Merlin Coverley, Psychogeography (2011)
Roger Deakin, Wildwood, A Journey through Trees (2007)
Roger Deakin, Notes from Walnut Tree Farm (2008)
Greg Garrard, Ecocriticism (2004)
Peter Hall, Cities in Civilisation (1998)
Robert Pogue Harrison, Gardens, an essay on the human condition
(2008)
Robert Pogue Harrison, Forests, the shadow of civilisation (2010)
Richard Mabey (Ed), The Oxford Book of Nature Writing (1997)
Richard Mabey, A Brush with Nature (2010)
Robert MacFarlane, The Wild Places (2007)
Lewis Mumford, The City in History (1968)
Geoff Nicholson, The Lost Art of Walking (2011)
Oliver Rackham, The History of the Countryside (1987)
Simon Schama, Landscape and Memory (2004)
Iain Sinclair, Lights out for the Territory (1998)
Rebecca Solnit, Migrations (2011)
Edward Thomas, The Heart of England (1906)
Colin Ward, Talking Green (2012)
Raymond Williams, The Country and the City (1973)
Jennifer Westwood, Jacqueline Simpson, The Lore of the Land (2005)
Gilbert White, The Natural History of Selborne (1789/1977)
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GG5500 Cultural Geographies
Course Leader: Harriet Hawkins
(Oct-Dec) Tuesdays, 11-1 pm, F3, 11 Bedford Square, Bloomsbury, London
This element consists of a series of modules on ideas in contemporary Cultural
Geography. The core modules comprise two-hour discussion seminars, most
running weekly through the first term.
In consultation with staff, students produce one course paper (up to 4,000 words)
addressing selected ideas and approaches in contemporary Cultural Geography.
For details on this assessment and on the module aims and learning outcomes
please see the course specification online at
http://www.rhul.ac.uk/coursecatalogue/home.aspx
Students might also want to attend the Landscape Surgery sessions, once a fortnight,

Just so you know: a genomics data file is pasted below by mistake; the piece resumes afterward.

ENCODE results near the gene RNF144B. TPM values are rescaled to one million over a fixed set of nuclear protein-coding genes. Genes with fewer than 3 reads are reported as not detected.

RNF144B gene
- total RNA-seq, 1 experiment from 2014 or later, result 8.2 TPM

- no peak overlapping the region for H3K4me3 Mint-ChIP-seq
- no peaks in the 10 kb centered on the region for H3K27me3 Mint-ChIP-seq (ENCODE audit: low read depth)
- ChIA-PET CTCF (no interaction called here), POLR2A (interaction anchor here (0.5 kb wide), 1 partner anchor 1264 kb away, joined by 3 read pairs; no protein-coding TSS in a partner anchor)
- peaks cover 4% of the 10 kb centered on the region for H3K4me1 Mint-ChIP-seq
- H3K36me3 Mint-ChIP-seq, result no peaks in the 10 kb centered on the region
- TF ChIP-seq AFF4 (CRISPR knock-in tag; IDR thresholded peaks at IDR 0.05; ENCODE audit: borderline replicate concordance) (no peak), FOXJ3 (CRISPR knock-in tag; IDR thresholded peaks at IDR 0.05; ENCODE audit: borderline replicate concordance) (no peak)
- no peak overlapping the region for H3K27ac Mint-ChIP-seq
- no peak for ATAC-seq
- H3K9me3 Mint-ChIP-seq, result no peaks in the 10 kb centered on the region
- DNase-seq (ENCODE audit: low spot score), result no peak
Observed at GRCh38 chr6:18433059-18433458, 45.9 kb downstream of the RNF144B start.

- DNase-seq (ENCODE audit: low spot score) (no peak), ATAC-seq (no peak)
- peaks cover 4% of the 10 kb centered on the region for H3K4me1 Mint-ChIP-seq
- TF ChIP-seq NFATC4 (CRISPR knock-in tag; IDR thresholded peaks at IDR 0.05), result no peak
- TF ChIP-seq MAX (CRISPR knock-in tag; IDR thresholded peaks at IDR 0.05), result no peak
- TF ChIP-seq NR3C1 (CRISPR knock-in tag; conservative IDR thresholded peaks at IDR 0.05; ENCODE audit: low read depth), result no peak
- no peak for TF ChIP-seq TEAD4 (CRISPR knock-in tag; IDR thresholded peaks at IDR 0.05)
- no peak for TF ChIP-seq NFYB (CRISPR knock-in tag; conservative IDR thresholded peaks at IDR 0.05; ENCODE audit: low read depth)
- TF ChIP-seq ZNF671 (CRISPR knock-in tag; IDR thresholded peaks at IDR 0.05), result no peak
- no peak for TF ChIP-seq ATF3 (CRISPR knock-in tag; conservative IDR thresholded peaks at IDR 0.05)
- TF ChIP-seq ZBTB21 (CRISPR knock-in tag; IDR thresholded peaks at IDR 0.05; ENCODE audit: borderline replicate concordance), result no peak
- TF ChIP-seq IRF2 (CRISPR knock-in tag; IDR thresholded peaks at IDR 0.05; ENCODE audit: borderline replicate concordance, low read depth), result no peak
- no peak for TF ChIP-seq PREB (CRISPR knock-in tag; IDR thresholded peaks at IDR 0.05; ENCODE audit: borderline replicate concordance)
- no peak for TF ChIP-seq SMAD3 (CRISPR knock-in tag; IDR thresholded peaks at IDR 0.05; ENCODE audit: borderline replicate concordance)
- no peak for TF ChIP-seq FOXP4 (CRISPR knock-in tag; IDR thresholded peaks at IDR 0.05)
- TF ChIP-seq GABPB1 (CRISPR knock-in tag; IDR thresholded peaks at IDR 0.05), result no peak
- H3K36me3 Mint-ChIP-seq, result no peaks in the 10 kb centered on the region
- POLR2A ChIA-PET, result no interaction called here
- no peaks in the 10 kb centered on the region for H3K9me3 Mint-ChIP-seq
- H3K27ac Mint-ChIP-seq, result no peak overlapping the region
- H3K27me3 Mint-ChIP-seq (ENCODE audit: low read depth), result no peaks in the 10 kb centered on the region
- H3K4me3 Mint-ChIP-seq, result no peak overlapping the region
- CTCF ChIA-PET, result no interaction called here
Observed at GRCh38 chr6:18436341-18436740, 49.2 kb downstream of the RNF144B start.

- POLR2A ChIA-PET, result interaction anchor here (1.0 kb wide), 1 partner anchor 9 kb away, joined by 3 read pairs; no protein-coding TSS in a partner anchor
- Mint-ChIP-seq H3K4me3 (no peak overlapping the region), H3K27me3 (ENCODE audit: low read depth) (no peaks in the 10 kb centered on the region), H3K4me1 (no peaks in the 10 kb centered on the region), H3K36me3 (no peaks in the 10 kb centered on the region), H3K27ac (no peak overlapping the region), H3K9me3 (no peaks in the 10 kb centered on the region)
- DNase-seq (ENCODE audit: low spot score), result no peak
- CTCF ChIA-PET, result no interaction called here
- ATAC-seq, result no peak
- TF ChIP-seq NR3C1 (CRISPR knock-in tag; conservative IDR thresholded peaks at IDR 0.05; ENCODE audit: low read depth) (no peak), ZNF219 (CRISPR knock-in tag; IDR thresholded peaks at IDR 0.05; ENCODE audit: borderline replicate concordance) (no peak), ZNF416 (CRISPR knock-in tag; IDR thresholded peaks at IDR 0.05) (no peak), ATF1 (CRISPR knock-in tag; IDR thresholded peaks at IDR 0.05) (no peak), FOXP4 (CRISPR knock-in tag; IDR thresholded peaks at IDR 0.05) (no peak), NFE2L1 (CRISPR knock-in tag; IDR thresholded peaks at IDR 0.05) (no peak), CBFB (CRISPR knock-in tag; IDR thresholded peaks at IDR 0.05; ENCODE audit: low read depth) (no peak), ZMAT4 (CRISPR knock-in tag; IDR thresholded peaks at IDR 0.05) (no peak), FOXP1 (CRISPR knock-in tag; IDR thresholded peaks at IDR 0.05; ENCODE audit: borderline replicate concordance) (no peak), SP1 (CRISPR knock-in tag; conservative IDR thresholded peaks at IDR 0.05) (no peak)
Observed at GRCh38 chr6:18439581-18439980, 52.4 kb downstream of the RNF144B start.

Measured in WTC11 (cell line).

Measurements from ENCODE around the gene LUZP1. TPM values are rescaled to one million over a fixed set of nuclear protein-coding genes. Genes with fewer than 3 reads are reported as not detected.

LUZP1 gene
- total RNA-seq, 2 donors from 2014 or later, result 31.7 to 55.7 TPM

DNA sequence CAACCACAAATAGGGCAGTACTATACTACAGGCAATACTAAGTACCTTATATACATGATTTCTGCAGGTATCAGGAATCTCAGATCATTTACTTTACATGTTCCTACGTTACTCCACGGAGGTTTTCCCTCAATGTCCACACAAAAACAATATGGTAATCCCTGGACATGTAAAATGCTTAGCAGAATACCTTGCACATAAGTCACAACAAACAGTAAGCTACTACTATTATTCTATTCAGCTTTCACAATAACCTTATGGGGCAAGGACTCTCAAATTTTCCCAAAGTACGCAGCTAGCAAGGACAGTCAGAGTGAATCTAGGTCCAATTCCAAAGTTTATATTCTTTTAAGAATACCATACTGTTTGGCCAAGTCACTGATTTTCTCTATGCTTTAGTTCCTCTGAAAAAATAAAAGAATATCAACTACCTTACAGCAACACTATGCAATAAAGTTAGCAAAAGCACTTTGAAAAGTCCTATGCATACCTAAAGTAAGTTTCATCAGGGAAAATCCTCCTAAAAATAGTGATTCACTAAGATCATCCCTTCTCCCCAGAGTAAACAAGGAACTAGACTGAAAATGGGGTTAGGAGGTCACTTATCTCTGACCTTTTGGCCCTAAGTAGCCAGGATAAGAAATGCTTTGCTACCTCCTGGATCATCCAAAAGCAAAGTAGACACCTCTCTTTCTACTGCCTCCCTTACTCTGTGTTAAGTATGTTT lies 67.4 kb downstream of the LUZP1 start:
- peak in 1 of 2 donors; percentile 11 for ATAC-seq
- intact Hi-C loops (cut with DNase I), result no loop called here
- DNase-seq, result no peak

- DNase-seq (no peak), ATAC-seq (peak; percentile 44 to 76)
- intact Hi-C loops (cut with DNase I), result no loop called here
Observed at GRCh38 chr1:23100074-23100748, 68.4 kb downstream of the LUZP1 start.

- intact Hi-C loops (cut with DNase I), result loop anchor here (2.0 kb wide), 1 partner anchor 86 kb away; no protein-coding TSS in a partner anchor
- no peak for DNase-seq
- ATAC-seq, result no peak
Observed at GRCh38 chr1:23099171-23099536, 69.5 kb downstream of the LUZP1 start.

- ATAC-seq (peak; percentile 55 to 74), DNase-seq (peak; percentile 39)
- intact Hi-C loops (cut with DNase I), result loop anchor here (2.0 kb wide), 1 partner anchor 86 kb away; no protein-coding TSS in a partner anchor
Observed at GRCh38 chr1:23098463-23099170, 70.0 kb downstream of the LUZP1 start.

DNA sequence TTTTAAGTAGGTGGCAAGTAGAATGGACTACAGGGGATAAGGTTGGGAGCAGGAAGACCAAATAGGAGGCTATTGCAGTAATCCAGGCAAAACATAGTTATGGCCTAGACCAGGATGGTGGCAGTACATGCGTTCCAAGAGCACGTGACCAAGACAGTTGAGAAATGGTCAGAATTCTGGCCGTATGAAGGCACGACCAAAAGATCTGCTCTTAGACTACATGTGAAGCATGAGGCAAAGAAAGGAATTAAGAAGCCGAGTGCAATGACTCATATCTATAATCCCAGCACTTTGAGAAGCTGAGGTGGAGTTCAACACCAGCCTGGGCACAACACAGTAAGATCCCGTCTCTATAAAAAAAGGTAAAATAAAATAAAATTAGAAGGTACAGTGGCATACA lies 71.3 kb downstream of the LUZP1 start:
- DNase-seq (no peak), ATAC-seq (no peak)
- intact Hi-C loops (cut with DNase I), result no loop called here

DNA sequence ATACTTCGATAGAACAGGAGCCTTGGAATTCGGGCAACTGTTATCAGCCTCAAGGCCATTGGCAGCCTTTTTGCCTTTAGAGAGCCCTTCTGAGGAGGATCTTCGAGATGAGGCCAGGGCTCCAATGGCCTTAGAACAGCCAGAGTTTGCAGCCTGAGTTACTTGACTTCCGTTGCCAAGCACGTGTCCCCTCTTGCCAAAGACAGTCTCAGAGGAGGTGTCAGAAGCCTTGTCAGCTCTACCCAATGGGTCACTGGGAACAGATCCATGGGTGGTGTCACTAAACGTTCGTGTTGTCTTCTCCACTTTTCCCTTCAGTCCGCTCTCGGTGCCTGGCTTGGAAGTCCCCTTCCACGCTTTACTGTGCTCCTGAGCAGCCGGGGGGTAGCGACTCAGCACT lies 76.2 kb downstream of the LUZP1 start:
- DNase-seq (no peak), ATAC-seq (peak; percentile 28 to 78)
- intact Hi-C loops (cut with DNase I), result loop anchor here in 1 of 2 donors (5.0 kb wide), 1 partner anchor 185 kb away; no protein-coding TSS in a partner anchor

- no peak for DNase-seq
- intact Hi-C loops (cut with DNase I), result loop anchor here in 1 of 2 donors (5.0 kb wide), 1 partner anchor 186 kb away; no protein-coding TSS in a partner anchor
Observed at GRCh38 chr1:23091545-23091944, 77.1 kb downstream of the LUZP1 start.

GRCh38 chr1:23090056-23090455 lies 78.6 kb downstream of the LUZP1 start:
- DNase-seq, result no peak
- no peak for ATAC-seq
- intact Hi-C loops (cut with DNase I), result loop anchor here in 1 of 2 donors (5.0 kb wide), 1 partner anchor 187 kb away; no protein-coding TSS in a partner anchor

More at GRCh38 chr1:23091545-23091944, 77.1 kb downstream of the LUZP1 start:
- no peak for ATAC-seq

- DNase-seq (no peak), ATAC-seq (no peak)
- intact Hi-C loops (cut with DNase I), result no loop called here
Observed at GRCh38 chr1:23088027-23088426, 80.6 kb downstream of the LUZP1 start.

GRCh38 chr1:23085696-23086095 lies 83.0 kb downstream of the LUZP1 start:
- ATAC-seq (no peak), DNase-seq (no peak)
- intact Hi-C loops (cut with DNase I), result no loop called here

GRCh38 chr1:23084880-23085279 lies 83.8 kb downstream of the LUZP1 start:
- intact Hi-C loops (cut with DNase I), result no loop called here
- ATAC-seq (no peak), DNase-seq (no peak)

Tuesdays, 2-4, F3, 11 Bedford Square. Please go to
www.landscapesurgery.wordpress.com
Assessment:
For this course you will write one essay (4000 words)
Deadlines tbc.
Topics: The choice of topic is up to you, and in consultation with the course director
you should approach staff members with the appropriate research specialisms to
help shape your titles and devise your work.
Draft Process: As part of this process we offer you the chance to write drafts of your
essays (to be emailed to advisor by 10th December full time students; 6th May parttime students) these will be read within three weeks and commented upon by staff
members. They will be in contact with you to arrange a meeting in order to discuss
your work. Please only submit full essays (with references) to be read, bullet pointed
texts are not appropriate.
NB: The first essay must be re-submitted at the same time as the second essay
(Reading as a Writer PEW) for summative assessment. This is the first day of the
summer term (or September, for part-time students, exact date tbc)). The essay is
worth 12.5% of your total grade for the MA.
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Format:
Students are required to produce a 4,000 word essay on a topic of their choice
derived from the content of the course.
Schedule and Key Readings:
Each week you will be assigned a series of readings, a number of these will be
starred it is expected that you will come to the seminars able to discuss these
readings. Some staff might assign individuals to particular readings to encourage
deeper levels of engagement. In addition other readings will be provided, it is a
good idea to engage with as many of these as you can.
Seminars are co-operative occasions which depend on the willingness of students to
share and debate issues considered in advance or raised in the course of discussions
by the tutor or fellow-students. They provide students with the opportunity to focus
intensively upon particular aspects of environmental/geographical thought and to
discuss specific texts with close attention and to engage with more general practical
or critical issues.
This course will use Moodle
The course readings and seminar summaries will be put online at least a week ahead
of the relevant seminar
Course Outline:
1st Oct
Introduction to Cultural Geography (Harriet Hawkins)
8th Oct
Place (HH)
15th Oct
Space (Phil Crang)
22nd Oct
Mobilities (PC)
29th Oct
Regions (Harriet Hawkins)
5th Nov
The Urban (OM)
12th Nov
Nature (Veronica della Dora)
19th Nov
Landscape (VdD)
26th Nov
Cultural Geography Futures: Open Space Day Event
3rd Dec
Mapping (Felix Driver)
10th Dec
Exploration (FD)